“Commitment means staying loyal to what you said you were going to do, long after the mood you said it in has left you.” – Orebela Gbenga
I went for a run today for the first time in nine days. It went pretty well. I ran 5.6 miles, slowly, but with very little pain. This is the longest I have run since the disaster marathon almost six weeks ago.
I have resigned myself to the fact that my upcoming Marine Corps Marathon will be mostly a walk. I considered bailing out of the race. MCM has a liberal deferment policy and allows bib transfers, unlike most other races. I just couldn’t do it, though.
I asked my doctor if she thought the long walk would exacerbate my injury, and she said no, so I decided to press on with my plan. I have seven hours to finish, and I believe I will need most, if not all of that time. After seven hours, runners are required to board straggler buses and will not be considered official finishers.
I signed up for MCM with a lot of anticipation and exhilaration. I was registered to run it with my hubby years ago but came down with the flu right before the race. Bill wound up running it by himself, then came down with the same illness the day after the marathon. To say I was disappointed by not getting to run the Marine Corps Marathon is an understatement. This year, I wanted vindication.
The hope and excitement of signing up for the marathon six months ago have long since worn off. My commitment to doing the race matters to no one but me, but it matters to me.
There have been notable times in my life when I have bailed out on something significant, and I am not proud of them. After receiving logistical, emotional, and financial support from my parents to complete four years of college and receive a teaching degree, I taught for one year and hated it.
I didn’t enjoy the students, made few friends among my colleagues, and did not respect my administrators. I went back to waiting on tables, a job I held throughout college. I made good money, in fact, more than I made teaching, but it felt like a defeat, as if I was letting myself and those who loved me down.
My parents never reproached me, in fact, they never made me feel bad about my decision in any way. They just wanted me to be happy. It was truly a “prodigal daughter” situation.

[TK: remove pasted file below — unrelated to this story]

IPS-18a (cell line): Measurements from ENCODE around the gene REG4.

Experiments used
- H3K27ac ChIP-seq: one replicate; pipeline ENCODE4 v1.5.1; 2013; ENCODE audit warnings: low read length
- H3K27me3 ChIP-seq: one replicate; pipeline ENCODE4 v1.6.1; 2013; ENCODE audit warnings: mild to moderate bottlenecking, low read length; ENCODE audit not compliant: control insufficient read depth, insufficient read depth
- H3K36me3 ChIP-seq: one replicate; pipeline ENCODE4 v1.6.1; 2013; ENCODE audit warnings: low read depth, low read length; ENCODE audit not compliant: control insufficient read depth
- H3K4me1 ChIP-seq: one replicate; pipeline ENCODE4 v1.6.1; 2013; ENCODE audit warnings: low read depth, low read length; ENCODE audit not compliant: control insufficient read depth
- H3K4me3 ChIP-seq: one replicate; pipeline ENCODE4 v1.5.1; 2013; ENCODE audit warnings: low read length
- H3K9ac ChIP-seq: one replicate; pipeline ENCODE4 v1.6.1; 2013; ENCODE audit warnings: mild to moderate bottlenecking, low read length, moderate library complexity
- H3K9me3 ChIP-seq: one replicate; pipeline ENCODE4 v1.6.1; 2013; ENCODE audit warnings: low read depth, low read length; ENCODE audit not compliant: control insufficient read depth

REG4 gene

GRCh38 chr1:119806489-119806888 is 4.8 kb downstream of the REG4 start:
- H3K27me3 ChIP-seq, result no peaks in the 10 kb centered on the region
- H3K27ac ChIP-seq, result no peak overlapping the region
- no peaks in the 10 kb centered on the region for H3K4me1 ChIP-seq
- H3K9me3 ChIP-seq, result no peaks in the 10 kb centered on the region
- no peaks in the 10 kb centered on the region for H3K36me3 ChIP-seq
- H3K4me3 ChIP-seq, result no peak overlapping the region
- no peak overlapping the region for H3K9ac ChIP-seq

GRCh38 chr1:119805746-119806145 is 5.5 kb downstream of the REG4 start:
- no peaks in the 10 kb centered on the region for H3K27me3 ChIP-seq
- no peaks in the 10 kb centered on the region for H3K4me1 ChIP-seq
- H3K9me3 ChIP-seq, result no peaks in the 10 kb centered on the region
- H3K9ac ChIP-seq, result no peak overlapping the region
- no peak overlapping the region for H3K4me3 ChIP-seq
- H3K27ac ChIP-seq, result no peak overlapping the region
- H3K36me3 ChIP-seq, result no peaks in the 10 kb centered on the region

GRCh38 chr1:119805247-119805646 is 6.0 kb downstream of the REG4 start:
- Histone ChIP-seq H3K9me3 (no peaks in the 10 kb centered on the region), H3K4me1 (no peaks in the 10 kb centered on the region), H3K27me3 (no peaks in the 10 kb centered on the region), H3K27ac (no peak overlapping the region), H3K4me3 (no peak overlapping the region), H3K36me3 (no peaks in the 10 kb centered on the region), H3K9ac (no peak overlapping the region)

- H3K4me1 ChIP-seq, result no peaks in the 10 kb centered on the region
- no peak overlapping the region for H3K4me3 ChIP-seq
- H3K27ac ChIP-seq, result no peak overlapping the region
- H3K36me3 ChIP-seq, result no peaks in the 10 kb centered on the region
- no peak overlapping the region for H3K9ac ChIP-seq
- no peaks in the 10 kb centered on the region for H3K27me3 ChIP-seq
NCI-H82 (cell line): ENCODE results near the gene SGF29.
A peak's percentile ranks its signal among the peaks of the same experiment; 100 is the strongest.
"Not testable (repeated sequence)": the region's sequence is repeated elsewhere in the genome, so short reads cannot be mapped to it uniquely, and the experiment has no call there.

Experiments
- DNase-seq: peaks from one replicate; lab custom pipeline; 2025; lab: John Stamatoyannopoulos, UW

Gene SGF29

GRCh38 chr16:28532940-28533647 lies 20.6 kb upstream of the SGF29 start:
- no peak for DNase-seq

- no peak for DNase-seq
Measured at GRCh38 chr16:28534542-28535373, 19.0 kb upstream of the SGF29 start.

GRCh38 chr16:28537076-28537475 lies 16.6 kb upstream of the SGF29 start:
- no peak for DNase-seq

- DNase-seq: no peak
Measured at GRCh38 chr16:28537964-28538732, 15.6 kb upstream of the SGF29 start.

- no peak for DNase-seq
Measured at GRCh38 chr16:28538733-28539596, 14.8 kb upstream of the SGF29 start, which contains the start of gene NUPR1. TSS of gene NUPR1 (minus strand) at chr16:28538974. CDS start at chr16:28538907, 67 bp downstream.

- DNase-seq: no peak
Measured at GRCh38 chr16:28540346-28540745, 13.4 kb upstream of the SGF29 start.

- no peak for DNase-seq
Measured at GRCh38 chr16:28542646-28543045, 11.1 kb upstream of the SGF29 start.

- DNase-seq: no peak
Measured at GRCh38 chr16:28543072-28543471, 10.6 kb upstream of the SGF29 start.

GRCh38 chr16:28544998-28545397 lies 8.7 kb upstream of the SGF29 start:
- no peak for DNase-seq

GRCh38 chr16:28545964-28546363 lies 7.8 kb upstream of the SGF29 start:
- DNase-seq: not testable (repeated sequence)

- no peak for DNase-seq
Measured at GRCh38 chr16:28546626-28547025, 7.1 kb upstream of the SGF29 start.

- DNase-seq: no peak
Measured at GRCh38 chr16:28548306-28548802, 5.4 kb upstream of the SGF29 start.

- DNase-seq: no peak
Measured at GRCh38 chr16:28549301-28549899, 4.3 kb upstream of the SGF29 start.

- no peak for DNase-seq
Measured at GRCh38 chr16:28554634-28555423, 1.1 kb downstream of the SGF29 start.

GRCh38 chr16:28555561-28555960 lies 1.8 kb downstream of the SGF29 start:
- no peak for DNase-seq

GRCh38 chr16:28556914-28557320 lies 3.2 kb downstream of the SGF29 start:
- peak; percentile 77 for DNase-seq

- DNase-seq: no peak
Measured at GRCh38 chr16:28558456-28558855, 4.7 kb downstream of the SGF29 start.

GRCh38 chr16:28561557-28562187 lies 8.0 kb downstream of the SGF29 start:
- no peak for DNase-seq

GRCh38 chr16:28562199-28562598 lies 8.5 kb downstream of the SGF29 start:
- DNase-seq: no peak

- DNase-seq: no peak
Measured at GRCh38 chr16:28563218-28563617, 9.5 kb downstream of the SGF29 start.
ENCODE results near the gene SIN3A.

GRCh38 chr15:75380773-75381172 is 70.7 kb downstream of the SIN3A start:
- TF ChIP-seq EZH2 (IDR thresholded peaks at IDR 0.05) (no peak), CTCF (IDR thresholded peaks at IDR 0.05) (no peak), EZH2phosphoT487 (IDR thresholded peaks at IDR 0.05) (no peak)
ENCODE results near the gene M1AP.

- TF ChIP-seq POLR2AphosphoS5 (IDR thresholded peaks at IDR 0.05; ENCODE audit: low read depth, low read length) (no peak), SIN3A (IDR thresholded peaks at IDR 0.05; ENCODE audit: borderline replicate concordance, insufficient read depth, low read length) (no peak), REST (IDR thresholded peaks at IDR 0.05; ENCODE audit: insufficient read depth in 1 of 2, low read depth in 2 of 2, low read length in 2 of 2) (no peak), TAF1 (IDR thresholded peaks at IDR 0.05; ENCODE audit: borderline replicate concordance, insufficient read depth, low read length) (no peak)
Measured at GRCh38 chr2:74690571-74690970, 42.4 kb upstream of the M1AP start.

In time, I had the opportunity to try substitute teaching, loved it, and the rest is history. I had a wonderful 31 additional years in education. Education didn’t change, the kids didn’t change, and my colleagues and administrators didn’t change. I changed, I grew up. I realized what it meant to make a commitment.
Maybe that’s what it means to be an adult – you understand the value of a commitment. You appreciate dedication, fidelity, devotion, and faithfulness more than instant gratification or facile solutions. You consign your whole heart to a cause, a person or an activity.
When we marry, we commit to one individual, but if we don’t understand what a commitment is, the marriage license is a worthless piece of paper, able to be undone at the first sign of trouble.
We jump into relationships in a rush of excitement and hope (and hormones). If we never get to know the person we are connected to, we make life-changing decisions such as where to live, how to handle finances, and whether to have children with a virtual stranger. If our commitment and loyalty are shaky, we jump ship when tribulations arrive (and they will arrive at some point).
Commitment precludes us from making excuses and enables us to make things happen. Commitments are powerful. They affect everything about our demeanor. If you are truly committed, quitting is not an option. You do everything in your power to solve the problems that are preventing you from reaching your goal. The temptation will always be there to take the easy way out, don’t get me wrong, but commitment allows us to persevere when we feel like quitting.
Here is the tricky part: we can’t commit to everything. We have to figure out which people, ideals, and activities are really important to us, and only commit to them. We have to allow things of lesser importance to slide on by. This has been illustrated to me over and over again since leaving my teaching career.
I have had so many well-meaning friends and acquaintances offer me opportunities now that I am no longer working full-time. I have been offered the position of youth activities coordinator at church, teaching positions at local colleges and private schools, volunteer possibilities, and more. I have had to sift through all of the thoughtful offers and determine which ones I can truly commit to.
This has been tough for me to do. My natural inclination is to answer a question that begins with “Do you want to…?” with an immediate “Yes!” I have learned the value of my commitment, however, so I force myself to be discerning.
I am slowly learning the lesson from 1 Thessalonians “But test everything; hold fast to what is good.” I am holding fast to my goal of completing the Marine Corps Marathon. I have made my commitment.
So. What is it that you are committed to? Which goals are non-negotiable to you? Who or what is truly worthy of your dedication and effort? What are you holding fast to?
I am linking up with Char at Trekking Thru, Abounding Grace for Gracefull Tuesday, Patty, Erika and Marcia for Tuesdays on the Run, Shank You Very Much for her Dream Team, Eclectic Evelyn for her Words on Wednesday, Shelbee on the Edge for Spread the Kindness, Holley Gerth for Coffee for Your Heart, Running on Happy, Crazy Running Girl, and Coach Debbie Runs for the Coaches’ Corner linkup, Nicole and Annmarie for Wild Workout Wednesday, Worth Beyond Rubies for her link up, Jessica and Amy at Live Life Well, Susan B Mead for Dancing With Jesus, Crystal Twaddell for Fresh Market Friday, Spiritual Sundays for Welcome, and Meghan Weyerbacher for Tea and Word.